Sponsor and status
Sponsor. Senior Senator for New Mexico. Democrat.
Last Updated: Jan 29, 2019
Length: 2 pages
116th Congress (2019–2021)
This bill was introduced on January 29, 2019, in a previous session of Congress, but it did not receive a vote.
Jan 29, 2019
Bills and resolutions are referred to committees which debate the bill before possibly sending it on to the whole chamber.
S. 264 (116th) was a bill in the United States Congress.
A bill must be passed by both the House and Senate in identical form and then be signed by the President to become law.
Bills numbers restart every two years. That means there are other bills with the number S. 264. This is the one from the 116th Congress.
This bill was introduced in the 116th Congress, which met from Jan 3, 2019 to Jan 3, 2021. Legislation not passed by the end of a Congress is cleared from the books.
How to cite this information.
We recommend the following MLA-formatted citation when using the information you see here in academic work:
GovTrack.us. (2021). S. 264 — 116th Congress: A bill to prohibit the construction of certain elements of a physical barrier along the ... Retrieved from https://www.govtrack.us/congress/bills/116/s264
“S. 264 — 116th Congress: A bill to prohibit the construction of certain elements of a physical barrier along the ...” www.GovTrack.us. 2019. June 17, 2021 <https://www.govtrack.us/congress/bills/116/s264>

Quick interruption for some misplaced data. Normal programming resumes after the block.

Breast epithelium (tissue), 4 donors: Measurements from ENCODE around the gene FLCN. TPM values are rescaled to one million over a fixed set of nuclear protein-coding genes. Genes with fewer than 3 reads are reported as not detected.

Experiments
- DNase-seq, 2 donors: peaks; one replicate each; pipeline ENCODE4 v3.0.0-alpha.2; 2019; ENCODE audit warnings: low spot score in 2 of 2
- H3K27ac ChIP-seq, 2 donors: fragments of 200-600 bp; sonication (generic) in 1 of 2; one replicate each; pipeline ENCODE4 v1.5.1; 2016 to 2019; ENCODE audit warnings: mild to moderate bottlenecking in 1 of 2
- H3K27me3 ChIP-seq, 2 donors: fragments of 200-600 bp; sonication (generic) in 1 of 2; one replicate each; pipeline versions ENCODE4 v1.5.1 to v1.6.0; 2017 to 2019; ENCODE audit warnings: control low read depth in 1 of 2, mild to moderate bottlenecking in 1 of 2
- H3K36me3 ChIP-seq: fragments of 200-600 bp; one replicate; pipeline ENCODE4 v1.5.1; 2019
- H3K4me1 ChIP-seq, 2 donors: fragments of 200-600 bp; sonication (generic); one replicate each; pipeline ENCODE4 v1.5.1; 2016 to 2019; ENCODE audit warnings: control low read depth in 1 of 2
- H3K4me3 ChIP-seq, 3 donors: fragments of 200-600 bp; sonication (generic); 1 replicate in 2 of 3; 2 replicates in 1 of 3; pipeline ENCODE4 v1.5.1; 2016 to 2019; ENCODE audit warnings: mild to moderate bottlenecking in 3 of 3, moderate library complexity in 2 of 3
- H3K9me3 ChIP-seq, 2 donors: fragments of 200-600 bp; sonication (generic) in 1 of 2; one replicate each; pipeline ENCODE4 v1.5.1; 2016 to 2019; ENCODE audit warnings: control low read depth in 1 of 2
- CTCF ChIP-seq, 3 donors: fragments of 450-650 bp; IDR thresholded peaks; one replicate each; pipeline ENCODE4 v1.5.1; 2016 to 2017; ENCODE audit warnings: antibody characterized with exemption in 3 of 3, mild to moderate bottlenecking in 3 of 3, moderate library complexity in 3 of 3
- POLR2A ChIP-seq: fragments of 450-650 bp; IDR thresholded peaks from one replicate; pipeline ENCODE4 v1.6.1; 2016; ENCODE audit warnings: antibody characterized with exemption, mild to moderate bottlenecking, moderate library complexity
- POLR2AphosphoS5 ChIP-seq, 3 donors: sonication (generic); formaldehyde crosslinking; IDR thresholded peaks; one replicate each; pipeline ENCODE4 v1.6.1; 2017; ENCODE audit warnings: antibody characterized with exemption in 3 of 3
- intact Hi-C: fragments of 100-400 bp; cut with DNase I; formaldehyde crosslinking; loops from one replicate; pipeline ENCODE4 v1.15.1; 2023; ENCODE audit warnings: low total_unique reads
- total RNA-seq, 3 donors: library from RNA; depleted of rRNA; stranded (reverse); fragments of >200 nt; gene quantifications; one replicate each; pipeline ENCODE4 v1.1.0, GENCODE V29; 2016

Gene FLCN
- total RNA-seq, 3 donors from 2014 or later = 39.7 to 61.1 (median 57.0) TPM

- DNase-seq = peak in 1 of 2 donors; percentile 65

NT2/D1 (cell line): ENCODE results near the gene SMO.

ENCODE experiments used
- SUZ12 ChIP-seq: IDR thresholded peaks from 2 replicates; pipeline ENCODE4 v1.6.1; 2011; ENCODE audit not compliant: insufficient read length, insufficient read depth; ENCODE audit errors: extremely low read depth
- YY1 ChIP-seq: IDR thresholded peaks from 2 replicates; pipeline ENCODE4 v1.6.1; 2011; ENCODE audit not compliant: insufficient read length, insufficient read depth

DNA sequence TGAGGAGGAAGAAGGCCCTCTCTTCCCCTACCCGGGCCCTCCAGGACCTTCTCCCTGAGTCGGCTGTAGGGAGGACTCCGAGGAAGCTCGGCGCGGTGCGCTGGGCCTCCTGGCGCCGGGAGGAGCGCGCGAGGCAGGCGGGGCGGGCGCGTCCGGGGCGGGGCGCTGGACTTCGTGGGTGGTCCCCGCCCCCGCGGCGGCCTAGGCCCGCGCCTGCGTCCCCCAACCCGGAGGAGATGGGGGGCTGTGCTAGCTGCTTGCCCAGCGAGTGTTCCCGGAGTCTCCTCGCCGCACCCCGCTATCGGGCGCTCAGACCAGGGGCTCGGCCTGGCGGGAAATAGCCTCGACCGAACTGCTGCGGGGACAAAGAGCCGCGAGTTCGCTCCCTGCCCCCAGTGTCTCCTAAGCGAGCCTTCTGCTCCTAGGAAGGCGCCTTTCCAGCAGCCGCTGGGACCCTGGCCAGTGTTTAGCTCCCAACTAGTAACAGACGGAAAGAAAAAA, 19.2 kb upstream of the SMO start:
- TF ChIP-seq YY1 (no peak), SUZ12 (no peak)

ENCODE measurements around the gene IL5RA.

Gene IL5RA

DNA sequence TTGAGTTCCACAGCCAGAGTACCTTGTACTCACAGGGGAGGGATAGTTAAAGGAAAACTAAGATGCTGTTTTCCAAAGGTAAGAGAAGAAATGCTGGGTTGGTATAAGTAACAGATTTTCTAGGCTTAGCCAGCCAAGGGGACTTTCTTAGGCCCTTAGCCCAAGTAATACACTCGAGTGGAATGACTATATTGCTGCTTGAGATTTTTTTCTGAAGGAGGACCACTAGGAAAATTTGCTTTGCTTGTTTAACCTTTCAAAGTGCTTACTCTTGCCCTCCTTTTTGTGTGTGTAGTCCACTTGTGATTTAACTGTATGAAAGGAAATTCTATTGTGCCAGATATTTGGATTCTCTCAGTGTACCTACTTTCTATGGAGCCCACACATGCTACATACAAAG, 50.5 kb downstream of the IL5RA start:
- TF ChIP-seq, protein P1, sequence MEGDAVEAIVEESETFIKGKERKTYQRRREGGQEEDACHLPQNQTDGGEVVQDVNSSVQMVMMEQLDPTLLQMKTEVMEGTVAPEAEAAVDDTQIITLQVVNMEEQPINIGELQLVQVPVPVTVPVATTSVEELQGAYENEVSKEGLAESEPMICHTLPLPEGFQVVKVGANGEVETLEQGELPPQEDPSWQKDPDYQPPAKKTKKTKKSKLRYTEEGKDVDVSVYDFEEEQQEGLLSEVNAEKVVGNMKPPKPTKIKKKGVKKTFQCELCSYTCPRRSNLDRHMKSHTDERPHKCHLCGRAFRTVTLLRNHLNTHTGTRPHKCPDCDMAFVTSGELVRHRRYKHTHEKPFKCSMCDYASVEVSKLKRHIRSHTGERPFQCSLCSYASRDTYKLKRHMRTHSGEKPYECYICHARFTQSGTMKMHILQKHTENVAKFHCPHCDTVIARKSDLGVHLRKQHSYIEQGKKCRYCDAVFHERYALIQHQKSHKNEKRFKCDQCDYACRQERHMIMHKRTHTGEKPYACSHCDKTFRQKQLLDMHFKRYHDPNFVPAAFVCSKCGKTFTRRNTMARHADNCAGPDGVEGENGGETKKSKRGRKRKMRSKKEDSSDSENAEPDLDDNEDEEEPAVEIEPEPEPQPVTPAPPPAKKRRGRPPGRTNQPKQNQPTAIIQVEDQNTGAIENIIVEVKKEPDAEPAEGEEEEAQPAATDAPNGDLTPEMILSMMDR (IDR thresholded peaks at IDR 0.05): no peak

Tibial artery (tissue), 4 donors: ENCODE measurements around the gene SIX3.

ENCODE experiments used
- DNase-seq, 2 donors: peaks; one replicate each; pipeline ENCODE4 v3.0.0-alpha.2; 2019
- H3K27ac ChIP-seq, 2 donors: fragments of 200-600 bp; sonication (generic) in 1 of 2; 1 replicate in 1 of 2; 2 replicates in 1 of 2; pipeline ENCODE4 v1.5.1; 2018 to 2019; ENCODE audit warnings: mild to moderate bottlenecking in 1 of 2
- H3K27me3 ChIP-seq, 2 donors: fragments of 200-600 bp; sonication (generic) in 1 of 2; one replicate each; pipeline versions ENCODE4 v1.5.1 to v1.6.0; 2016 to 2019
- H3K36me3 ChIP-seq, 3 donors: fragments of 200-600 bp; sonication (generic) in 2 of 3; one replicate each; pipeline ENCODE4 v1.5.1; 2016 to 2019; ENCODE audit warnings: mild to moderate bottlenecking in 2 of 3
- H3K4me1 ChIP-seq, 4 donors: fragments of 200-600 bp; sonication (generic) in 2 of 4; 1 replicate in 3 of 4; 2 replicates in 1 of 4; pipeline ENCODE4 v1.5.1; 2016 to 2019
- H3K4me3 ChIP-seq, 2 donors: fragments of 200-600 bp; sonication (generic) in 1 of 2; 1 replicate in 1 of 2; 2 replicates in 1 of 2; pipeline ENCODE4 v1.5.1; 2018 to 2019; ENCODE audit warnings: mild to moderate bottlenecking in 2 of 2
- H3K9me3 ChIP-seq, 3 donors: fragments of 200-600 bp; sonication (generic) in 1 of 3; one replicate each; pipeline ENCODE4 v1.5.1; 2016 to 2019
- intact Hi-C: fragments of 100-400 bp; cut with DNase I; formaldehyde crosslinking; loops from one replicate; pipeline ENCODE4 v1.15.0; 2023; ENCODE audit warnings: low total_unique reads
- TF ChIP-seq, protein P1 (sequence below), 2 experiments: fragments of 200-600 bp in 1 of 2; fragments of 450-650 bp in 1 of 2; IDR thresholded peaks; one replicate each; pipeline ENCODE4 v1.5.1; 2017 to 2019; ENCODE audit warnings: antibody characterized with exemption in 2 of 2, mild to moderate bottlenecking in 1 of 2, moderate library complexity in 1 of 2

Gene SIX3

A bill to prohibit the construction of certain elements of a physical barrier along the southern border of the United States in Federal wildlife and wilderness areas and on State land, S. 264, 116th Cong. (2019).
|title=S. 264 (116th)
|accessdate=June 17, 2021
|author=116th Congress (2019)
|date=January 29, 2019
|quote=A bill to prohibit the construction of certain elements of a physical barrier along the ...
Where is this information from?
GovTrack automatically collects legislative information from a variety of governmental and non-governmental sources. This page is sourced primarily from Congress.gov, the official portal of the United States Congress. Congress.gov is generally updated one day after events occur, and so legislative activity shown here may be one day behind. Data via the congress project.